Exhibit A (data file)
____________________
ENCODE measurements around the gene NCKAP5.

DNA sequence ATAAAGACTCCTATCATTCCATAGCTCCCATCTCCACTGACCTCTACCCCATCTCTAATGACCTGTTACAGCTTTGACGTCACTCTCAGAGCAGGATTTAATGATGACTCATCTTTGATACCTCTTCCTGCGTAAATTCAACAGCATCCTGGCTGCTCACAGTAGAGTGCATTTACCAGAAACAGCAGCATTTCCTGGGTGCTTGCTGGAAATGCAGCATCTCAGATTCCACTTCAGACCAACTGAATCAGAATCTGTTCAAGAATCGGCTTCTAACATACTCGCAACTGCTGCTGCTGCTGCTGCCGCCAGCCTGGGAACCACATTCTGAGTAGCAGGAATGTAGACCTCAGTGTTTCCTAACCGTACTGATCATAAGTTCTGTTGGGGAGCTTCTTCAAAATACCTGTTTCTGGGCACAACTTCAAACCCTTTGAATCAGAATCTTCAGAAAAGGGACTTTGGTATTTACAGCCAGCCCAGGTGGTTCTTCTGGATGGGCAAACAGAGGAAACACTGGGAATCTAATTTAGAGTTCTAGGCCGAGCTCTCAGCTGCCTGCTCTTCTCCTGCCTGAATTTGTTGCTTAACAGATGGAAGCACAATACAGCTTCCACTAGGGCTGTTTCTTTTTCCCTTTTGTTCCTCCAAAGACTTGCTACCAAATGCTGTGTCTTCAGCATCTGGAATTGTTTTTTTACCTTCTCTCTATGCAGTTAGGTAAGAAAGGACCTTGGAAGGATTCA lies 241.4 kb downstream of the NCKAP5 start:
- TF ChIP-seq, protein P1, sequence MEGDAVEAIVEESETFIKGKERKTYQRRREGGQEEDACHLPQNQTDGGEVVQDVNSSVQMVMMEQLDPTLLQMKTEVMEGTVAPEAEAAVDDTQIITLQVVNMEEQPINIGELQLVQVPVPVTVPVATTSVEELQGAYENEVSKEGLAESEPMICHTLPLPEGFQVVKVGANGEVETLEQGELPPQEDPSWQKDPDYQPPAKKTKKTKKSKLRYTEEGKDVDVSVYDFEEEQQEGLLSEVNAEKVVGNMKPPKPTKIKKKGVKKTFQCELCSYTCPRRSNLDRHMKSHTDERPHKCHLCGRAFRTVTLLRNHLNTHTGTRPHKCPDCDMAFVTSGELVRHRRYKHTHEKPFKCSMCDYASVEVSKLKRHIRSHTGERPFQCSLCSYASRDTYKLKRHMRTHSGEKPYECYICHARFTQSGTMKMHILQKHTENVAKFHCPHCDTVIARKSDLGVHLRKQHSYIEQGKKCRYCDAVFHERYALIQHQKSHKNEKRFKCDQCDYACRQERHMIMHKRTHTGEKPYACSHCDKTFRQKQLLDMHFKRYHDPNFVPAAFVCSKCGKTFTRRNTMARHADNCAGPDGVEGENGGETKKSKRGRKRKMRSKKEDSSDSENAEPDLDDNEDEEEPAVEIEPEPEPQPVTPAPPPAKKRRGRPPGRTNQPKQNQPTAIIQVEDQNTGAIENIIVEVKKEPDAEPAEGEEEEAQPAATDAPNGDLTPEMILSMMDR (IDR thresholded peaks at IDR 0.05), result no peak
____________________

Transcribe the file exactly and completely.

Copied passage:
ENCODE measurements around the gene NCKAP5.

DNA sequence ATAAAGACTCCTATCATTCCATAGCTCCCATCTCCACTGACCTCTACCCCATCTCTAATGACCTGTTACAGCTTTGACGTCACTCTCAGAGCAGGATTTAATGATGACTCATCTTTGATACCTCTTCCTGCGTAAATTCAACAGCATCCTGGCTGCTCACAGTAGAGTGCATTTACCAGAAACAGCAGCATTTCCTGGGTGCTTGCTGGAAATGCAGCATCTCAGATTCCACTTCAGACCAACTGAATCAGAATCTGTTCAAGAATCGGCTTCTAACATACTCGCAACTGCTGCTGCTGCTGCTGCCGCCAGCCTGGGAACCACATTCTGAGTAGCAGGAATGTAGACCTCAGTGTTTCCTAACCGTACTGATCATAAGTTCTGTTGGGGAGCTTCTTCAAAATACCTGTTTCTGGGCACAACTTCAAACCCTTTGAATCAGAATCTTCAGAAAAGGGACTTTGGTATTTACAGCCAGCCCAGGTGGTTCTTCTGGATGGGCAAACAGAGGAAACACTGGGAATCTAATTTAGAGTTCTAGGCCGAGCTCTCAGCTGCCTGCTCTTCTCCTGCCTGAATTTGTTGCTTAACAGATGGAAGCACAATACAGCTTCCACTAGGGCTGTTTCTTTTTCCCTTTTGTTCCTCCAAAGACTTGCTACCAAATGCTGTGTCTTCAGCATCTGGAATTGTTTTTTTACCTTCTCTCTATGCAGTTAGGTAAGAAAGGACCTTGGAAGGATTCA lies 241.4 kb downstream of the NCKAP5 start:
- TF ChIP-seq, protein P1, sequence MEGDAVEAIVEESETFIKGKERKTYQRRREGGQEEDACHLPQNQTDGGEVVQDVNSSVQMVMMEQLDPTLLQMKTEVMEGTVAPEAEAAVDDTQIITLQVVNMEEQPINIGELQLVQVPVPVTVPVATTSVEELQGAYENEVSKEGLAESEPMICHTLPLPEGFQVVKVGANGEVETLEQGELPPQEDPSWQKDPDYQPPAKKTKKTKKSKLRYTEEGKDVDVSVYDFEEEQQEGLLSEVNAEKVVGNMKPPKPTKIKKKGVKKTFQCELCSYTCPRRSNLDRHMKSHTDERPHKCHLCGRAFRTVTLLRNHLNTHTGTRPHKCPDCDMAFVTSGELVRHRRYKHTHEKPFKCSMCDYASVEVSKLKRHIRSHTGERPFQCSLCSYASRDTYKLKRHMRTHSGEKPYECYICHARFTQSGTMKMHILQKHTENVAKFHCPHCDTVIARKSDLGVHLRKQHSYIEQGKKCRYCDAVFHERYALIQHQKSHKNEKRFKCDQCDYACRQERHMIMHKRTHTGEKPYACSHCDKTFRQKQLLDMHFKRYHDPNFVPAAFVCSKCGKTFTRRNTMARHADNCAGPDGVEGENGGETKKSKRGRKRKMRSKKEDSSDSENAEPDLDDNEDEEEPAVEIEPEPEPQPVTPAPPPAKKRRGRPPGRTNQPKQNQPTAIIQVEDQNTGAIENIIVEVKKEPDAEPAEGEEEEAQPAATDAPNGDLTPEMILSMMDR (IDR thresholded peaks at IDR 0.05), result no peak